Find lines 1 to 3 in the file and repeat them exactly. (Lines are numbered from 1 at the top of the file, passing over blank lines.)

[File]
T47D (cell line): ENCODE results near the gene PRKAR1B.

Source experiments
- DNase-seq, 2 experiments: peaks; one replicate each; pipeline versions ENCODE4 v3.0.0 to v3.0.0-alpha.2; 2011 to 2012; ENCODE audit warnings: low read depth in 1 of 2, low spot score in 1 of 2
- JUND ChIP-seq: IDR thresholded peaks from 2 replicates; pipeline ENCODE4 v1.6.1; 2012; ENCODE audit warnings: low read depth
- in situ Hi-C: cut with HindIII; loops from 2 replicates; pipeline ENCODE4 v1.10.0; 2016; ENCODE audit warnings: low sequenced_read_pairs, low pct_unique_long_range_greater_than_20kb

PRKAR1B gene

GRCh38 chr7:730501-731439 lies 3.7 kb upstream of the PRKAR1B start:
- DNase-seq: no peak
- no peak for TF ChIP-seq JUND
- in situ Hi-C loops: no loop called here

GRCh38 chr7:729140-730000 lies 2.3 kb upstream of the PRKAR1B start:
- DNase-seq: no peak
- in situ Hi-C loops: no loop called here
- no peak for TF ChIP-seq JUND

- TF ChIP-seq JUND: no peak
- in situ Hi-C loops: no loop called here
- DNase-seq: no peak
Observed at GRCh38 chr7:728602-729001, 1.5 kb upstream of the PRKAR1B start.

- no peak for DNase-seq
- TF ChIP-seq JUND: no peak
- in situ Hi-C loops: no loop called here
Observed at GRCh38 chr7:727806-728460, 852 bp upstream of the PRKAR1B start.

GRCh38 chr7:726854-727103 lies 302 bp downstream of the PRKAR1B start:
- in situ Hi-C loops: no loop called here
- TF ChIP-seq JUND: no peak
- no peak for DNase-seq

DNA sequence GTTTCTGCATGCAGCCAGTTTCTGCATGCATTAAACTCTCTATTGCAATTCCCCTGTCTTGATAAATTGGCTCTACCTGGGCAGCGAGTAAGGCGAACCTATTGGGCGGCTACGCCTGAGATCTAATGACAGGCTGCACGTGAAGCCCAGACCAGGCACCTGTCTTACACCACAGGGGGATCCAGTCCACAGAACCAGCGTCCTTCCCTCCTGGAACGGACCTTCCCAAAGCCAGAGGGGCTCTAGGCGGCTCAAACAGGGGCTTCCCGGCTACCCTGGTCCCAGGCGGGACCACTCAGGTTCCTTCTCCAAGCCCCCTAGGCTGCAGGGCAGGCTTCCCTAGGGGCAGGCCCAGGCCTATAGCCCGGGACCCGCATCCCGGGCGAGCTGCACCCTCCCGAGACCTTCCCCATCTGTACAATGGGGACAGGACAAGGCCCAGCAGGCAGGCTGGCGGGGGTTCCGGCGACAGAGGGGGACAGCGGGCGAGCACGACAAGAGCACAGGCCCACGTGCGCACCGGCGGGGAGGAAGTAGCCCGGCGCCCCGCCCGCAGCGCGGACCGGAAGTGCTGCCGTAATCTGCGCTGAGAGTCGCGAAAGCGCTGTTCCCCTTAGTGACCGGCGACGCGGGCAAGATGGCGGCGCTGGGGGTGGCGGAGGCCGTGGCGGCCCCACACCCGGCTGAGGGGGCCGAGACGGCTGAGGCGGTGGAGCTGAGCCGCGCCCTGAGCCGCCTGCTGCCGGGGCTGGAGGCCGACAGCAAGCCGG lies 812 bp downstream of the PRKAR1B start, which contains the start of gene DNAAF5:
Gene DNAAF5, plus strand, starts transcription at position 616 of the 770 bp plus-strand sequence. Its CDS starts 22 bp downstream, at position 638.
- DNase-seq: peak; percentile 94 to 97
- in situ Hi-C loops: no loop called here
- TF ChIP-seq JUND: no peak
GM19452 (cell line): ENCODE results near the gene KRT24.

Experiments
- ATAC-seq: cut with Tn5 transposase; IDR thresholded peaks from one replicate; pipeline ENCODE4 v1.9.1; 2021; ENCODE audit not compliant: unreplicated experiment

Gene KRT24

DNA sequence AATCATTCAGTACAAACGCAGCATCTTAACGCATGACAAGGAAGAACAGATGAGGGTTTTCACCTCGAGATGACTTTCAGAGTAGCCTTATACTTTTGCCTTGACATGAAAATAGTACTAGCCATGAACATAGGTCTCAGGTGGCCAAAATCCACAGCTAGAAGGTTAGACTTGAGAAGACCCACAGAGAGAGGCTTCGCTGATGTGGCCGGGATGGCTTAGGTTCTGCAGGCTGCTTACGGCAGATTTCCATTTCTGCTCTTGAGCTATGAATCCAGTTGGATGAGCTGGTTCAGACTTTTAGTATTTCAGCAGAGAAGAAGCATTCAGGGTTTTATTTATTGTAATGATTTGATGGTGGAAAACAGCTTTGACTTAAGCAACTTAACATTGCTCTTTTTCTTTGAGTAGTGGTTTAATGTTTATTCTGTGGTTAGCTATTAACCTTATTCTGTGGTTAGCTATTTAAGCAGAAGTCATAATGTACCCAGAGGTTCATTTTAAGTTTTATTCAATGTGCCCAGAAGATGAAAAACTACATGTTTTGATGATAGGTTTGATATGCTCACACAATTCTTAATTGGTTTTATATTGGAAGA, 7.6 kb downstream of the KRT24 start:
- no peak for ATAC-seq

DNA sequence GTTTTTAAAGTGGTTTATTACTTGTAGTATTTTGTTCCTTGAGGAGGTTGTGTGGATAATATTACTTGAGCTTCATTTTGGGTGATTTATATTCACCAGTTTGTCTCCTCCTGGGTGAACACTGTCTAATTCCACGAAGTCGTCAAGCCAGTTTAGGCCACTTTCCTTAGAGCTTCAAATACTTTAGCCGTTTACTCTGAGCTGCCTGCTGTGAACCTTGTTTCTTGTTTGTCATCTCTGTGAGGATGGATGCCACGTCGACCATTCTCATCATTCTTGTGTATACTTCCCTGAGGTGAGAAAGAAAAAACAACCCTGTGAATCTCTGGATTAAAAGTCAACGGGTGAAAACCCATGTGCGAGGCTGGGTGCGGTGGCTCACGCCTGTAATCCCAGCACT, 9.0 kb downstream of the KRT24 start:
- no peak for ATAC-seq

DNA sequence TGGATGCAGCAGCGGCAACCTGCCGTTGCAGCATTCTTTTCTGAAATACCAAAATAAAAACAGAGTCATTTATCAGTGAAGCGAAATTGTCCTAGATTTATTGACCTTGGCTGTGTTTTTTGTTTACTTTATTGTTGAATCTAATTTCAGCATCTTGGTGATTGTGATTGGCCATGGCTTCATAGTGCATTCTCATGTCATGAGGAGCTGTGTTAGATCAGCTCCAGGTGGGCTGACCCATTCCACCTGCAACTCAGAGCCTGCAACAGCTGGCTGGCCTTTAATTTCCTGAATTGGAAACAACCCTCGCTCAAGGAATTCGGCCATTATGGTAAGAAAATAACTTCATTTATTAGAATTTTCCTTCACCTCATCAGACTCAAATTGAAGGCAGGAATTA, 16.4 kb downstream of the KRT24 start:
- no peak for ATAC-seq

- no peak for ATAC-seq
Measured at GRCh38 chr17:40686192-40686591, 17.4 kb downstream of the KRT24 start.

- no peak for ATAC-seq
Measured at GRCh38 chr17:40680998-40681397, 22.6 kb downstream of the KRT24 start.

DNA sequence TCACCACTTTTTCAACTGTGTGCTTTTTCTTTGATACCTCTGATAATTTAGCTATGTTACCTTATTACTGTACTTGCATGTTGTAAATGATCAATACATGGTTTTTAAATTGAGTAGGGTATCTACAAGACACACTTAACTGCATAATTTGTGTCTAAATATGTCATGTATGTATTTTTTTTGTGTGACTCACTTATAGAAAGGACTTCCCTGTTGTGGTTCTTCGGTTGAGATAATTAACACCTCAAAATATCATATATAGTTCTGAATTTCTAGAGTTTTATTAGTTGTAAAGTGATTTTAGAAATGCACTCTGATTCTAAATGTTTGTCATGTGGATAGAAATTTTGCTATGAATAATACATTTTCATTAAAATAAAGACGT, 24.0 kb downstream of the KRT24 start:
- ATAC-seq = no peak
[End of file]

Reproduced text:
T47D (cell line): ENCODE results near the gene PRKAR1B.

Source experiments
- DNase-seq, 2 experiments: peaks; one replicate each; pipeline versions ENCODE4 v3.0.0 to v3.0.0-alpha.2; 2011 to 2012; ENCODE audit warnings: low read depth in 1 of 2, low spot score in 1 of 2